Living a colorful life.
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I’m pretty stressed. I’m in limbo, again, not really sure what’s going to happen next with my career – things look promising, but I’d like to be settled so I can keep getting the help that I need to move forward with triathlon training.
I got myself back to the gym tonight and I swam for an hour and a half. I was pretty proud of myself seeing that I’ve been feeling like I’ve had better days lately. But all was well, including a half an hour of swimming nonstop tonight.
And I thought – I can do this. I can keep training for triathlons. I love to swim. I love to bike, not so great on the run. So what’s stopping me from moving forward, from keeping on to keep on?
So I look at the above photo – I retrieved it from the ‘net over the weekend (it may have come from Joost Lindeman)- and I think, yea! You just need to keep going, Margie. Who cares about limbo, you can still run. After all, what’s the point in not trying?
Then I was driving home tonight and I heard P!nk’s song Try. I love P!nk; so many of her songs resonate with me. When I got home I looked at Try’s lyrics. Maybe the song’s about being in passionate love with someone and fear of getting hurt, but there’s a verse that speaks to a strong desire to just try:
Ever worried that it might be ruined
And does it make you wanna cry?
When you’re out there doing what you’re doing
Are you just getting by?
Um yea I’ve been getting by. I’m tired of it and I don’t want to muddle in it anymore. Limbo or not I’m going to, once again (like we all have in our lives), pick myself up and walk, er run, peels and all. Time to put the running shoes back on the pavement, stop being so scared, feeling “burned…”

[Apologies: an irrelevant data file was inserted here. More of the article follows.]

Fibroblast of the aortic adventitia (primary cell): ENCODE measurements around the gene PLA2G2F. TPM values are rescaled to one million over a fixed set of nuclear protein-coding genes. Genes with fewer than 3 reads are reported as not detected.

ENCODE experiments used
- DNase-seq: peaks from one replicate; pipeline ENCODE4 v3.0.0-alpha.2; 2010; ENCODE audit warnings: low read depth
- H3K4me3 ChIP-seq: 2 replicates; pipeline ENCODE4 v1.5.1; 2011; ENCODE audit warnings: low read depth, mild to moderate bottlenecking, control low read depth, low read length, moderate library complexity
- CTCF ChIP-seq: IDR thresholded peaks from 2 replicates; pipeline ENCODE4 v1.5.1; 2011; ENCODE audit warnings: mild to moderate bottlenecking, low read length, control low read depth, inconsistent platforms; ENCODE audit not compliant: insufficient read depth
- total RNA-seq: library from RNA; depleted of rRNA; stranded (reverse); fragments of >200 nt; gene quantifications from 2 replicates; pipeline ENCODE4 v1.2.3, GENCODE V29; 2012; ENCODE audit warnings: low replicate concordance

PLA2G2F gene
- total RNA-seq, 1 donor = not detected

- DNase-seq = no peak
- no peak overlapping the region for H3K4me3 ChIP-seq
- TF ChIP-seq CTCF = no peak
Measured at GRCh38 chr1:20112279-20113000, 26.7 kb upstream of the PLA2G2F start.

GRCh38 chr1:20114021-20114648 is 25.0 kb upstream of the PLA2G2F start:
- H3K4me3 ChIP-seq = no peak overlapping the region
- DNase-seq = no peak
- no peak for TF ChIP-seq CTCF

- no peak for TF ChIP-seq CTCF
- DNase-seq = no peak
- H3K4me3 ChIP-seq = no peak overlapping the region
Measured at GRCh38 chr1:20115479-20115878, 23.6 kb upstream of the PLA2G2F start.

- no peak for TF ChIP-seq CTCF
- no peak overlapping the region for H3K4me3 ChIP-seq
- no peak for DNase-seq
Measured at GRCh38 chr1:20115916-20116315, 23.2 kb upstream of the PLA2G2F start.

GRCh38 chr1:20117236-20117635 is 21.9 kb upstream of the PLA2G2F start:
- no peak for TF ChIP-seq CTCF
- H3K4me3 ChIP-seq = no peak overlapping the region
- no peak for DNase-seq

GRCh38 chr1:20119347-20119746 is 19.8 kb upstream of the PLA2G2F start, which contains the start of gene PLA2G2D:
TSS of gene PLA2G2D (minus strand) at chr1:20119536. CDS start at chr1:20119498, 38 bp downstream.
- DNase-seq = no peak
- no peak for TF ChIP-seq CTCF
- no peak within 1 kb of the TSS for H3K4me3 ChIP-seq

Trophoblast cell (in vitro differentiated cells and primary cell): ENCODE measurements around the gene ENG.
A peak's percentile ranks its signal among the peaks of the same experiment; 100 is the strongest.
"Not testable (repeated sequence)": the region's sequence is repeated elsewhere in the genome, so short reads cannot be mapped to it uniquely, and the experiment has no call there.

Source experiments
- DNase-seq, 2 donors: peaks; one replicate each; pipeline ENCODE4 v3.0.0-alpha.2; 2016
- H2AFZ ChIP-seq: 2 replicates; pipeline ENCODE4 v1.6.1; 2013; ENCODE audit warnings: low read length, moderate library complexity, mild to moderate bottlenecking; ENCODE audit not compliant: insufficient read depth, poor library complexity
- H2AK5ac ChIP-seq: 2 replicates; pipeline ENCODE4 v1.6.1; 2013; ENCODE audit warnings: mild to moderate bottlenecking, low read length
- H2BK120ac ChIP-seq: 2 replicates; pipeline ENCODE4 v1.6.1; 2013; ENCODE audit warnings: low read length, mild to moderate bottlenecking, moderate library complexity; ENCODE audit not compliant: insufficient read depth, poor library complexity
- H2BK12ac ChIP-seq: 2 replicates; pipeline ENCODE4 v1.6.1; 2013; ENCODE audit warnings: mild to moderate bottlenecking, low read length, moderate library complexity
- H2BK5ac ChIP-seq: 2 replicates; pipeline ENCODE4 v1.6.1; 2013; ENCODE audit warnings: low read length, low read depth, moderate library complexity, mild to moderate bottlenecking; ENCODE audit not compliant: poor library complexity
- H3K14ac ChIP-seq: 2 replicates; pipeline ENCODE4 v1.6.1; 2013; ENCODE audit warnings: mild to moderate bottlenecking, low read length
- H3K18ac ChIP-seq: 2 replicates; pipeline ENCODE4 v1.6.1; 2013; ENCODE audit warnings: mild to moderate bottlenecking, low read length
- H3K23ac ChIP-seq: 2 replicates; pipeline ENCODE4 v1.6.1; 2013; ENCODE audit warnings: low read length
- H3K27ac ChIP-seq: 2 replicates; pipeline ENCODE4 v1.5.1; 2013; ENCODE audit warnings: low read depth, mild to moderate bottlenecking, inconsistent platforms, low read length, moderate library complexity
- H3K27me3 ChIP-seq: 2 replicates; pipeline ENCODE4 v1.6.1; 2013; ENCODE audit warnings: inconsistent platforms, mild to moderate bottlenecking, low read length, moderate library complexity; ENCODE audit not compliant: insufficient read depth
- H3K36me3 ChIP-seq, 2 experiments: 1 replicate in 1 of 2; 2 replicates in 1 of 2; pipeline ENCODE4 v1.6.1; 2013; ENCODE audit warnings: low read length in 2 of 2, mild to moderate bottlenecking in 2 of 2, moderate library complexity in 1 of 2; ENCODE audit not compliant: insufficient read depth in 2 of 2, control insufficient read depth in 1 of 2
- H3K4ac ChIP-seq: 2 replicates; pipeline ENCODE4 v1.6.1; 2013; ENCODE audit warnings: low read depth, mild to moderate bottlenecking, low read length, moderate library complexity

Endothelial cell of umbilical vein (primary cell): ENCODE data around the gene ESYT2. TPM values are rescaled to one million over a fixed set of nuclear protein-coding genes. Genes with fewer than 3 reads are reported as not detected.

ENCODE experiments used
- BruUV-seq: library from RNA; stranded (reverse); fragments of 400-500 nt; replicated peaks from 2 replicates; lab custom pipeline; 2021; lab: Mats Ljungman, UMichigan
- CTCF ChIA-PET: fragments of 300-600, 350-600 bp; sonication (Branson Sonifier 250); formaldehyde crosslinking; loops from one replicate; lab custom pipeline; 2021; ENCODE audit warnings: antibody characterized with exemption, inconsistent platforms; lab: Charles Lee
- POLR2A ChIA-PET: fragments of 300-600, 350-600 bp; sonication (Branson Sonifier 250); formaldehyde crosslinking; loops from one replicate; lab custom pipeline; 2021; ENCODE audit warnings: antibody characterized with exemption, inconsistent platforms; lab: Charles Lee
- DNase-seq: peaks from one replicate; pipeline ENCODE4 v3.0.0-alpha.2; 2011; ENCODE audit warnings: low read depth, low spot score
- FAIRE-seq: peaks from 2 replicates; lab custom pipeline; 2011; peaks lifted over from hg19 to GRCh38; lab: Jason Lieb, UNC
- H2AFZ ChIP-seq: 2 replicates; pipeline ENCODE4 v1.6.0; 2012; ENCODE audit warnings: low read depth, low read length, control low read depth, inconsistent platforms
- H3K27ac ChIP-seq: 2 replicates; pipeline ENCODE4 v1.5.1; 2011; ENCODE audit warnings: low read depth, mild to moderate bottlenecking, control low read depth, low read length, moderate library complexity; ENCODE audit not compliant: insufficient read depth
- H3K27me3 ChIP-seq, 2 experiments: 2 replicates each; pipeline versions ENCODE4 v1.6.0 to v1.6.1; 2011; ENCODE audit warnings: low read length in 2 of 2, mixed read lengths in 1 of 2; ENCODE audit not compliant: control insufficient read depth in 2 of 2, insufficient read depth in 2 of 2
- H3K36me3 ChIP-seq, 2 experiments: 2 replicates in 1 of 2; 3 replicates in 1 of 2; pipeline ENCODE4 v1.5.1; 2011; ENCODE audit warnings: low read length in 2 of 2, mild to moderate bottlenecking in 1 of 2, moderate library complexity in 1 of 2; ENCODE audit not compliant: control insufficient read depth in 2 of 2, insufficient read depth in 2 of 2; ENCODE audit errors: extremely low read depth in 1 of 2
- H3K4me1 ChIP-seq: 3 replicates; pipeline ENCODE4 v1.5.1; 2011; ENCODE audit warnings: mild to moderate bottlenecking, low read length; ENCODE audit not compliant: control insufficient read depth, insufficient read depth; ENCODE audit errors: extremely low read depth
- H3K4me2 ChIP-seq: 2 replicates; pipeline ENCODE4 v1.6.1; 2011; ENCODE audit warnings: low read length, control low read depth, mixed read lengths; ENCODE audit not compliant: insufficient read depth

…like they say in one of my favorite movies, The Best Exotic Marigold Hotel:
The only real failure is the failure to try. And the measure of success is how we cope with disappointment. As we always must. We came here and we tried, all of us in our different ways. Can we be blamed for feeling that we are too old to change? Too scared of disappointment to start it all again? We get up in the morning, we do our best. Nothing else matters. But it’s also true that the person who risks nothing, does nothing, has nothing. All we know about the future is that it will be different. But perhaps what we fear is that it will be the same. So we must celebrate the changes. Because as someone once said…
So true so true. So I tried tonight and I swam a nice long distance. I enjoyed it, immensely. I’m glad I tried. I’m ready to keep trying or “tri’ing” (had to put that in here somewhere) because, well, I want to.
If there’s something in your life you’ve passionately wanted, whether it’s having a mate, a child, something on your bucket list , what is keeping you from doing it, from checking it off your list? Are you disappointed? You tried? Well keep trying. I know I will.
And then you’ll be able to tell yourself, in the end:
Preparing for the Naperville Sprint Triathlon on Sunday reminded me of the song “Little Talks” from Of Monsters and Men. Great song. It fits how I feel and is very colorful – full of orange, blue, black and white.
Lots of mixed emotions in my next triathlon journey, kinda buried, kinda not.
We’ll see how it goes.
Read more at In Fitness and in Health.
Have a wonderful weekend!
… a black-line, in swimming that is.
I discovered that I cherish the black line at the bottom of the pool. It guides me in swimming and provides the ultimate direction:
to the other end of the pool.
I have to stop looking for that black line now. I need to focus on seeing almost nothing underwater except a bunch of cloudy legs and rely on my instincts to guide me in open water swimming.
I do. I seriously suck at running. I try. I keep going. I just plain old don’t like running. I know I’ve mentioned it before but running is just so…out there.
Like Phoebe from Friends: “HERE I AM!!!”
It’s all psychological, really.
Please read more about struggles in running at my In Fitness and in Health blog. Hope you get a little laugh out of it.
I hope everyone had a most wonderful Father’s Day today.
I lost my father way too early. He was 56 years old when he passed away, due to advanced complications of Diabetes.
He was (IS) the most charismatic man I’ve ever known. He always had a story to tell, something to say, a phrase for us to remember. He was the patriarch of FOUR GIRLS. I am the oldest.